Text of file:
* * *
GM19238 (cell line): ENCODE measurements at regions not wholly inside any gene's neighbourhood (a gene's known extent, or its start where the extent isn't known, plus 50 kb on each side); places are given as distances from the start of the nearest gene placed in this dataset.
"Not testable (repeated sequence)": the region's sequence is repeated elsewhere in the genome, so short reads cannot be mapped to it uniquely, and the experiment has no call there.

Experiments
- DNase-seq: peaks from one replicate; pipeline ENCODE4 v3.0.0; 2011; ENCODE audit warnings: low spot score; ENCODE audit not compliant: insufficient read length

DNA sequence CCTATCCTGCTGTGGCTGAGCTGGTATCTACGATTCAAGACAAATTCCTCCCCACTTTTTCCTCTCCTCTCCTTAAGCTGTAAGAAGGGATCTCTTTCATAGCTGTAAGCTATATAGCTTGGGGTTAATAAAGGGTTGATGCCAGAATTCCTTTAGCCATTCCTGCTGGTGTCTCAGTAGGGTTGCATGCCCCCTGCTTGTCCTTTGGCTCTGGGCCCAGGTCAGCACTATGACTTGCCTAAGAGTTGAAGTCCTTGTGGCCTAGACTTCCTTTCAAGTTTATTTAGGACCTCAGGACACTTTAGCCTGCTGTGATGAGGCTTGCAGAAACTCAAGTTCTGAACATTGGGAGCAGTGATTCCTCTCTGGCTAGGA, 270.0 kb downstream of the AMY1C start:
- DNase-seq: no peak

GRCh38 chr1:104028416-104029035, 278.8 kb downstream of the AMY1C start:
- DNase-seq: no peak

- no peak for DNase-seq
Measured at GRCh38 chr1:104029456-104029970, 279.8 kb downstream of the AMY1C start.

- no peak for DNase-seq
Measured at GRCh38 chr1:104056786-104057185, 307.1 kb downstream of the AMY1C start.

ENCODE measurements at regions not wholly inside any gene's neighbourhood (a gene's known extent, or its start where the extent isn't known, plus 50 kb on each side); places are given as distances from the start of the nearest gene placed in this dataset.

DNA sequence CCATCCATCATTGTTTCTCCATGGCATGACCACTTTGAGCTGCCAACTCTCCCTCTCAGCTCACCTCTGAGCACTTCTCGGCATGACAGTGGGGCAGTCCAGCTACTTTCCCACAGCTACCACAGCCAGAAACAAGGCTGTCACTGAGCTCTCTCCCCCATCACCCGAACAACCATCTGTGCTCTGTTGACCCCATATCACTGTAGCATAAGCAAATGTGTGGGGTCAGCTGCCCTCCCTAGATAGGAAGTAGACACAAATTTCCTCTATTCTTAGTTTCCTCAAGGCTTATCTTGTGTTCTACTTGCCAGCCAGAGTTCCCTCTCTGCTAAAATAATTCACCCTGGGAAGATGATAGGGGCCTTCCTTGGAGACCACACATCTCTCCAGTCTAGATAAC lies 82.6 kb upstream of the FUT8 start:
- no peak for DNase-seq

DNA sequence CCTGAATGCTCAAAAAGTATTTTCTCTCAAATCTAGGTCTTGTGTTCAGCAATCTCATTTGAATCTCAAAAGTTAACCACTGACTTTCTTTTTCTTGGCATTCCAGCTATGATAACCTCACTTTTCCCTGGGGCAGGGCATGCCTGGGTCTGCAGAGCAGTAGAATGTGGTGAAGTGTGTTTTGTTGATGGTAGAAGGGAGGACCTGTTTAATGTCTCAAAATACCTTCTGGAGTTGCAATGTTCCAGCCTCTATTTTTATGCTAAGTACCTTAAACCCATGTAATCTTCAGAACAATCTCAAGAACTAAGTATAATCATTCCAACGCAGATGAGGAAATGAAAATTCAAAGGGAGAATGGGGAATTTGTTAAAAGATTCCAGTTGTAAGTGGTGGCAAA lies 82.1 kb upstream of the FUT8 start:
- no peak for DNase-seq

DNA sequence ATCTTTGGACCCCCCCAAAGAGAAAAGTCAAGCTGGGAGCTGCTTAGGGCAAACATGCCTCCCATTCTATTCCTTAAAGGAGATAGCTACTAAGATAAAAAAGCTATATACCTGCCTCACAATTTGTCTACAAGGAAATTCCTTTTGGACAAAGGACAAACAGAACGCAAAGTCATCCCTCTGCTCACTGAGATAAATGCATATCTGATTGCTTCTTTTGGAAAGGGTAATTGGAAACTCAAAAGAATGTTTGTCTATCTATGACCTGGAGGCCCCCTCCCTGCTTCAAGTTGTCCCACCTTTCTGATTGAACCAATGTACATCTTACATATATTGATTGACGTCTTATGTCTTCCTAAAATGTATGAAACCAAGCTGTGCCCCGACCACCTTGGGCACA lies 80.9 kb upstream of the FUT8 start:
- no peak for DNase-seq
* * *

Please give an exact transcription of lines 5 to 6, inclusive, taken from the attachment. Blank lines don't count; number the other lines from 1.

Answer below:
DNA sequence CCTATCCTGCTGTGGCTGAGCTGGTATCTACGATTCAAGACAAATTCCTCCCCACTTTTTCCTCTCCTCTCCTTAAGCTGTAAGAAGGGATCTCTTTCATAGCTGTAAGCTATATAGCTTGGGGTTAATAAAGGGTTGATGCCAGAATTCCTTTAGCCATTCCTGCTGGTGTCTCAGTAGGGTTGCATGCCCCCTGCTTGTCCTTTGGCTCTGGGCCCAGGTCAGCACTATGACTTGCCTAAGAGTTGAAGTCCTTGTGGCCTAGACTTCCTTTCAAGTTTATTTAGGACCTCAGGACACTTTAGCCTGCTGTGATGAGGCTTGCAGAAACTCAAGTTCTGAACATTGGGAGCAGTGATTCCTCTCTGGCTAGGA, 270.0 kb downstream of the AMY1C start:
- DNase-seq: no peak